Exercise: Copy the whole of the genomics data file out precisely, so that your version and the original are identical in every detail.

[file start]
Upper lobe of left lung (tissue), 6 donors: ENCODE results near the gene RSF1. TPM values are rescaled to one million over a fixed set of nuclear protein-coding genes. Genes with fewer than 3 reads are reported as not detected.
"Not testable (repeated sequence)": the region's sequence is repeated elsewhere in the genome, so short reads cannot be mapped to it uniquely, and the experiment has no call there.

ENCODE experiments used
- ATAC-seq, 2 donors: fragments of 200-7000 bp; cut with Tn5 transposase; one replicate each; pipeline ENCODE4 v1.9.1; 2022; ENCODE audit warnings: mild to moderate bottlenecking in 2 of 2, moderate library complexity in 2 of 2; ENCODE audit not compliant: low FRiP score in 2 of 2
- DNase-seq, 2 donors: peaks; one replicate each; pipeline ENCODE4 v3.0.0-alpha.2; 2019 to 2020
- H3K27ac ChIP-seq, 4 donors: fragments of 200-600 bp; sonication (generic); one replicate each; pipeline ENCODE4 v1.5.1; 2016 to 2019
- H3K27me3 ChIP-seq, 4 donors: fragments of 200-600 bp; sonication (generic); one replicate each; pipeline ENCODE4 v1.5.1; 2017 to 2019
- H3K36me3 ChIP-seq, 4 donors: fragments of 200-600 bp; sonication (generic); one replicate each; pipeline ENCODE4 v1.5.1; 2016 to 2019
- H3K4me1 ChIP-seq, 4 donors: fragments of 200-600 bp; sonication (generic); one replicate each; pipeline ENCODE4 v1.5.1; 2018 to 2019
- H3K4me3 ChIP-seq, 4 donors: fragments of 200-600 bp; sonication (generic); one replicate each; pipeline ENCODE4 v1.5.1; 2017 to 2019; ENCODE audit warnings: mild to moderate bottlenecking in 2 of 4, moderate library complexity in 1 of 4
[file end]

Upper lobe of left lung (tissue), 6 donors: ENCODE results near the gene RSF1. TPM values are rescaled to one million over a fixed set of nuclear protein-coding genes. Genes with fewer than 3 reads are reported as not detected.
"Not testable (repeated sequence)": the region's sequence is repeated elsewhere in the genome, so short reads cannot be mapped to it uniquely, and the experiment has no call there.

ENCODE experiments used
- ATAC-seq, 2 donors: fragments of 200-7000 bp; cut with Tn5 transposase; one replicate each; pipeline ENCODE4 v1.9.1; 2022; ENCODE audit warnings: mild to moderate bottlenecking in 2 of 2, moderate library complexity in 2 of 2; ENCODE audit not compliant: low FRiP score in 2 of 2
- DNase-seq, 2 donors: peaks; one replicate each; pipeline ENCODE4 v3.0.0-alpha.2; 2019 to 2020
- H3K27ac ChIP-seq, 4 donors: fragments of 200-600 bp; sonication (generic); one replicate each; pipeline ENCODE4 v1.5.1; 2016 to 2019
- H3K27me3 ChIP-seq, 4 donors: fragments of 200-600 bp; sonication (generic); one replicate each; pipeline ENCODE4 v1.5.1; 2017 to 2019
- H3K36me3 ChIP-seq, 4 donors: fragments of 200-600 bp; sonication (generic); one replicate each; pipeline ENCODE4 v1.5.1; 2016 to 2019
- H3K4me1 ChIP-seq, 4 donors: fragments of 200-600 bp; sonication (generic); one replicate each; pipeline ENCODE4 v1.5.1; 2018 to 2019
- H3K4me3 ChIP-seq, 4 donors: fragments of 200-600 bp; sonication (generic); one replicate each; pipeline ENCODE4 v1.5.1; 2017 to 2019; ENCODE audit warnings: mild to moderate bottlenecking in 2 of 4, moderate library complexity in 1 of 4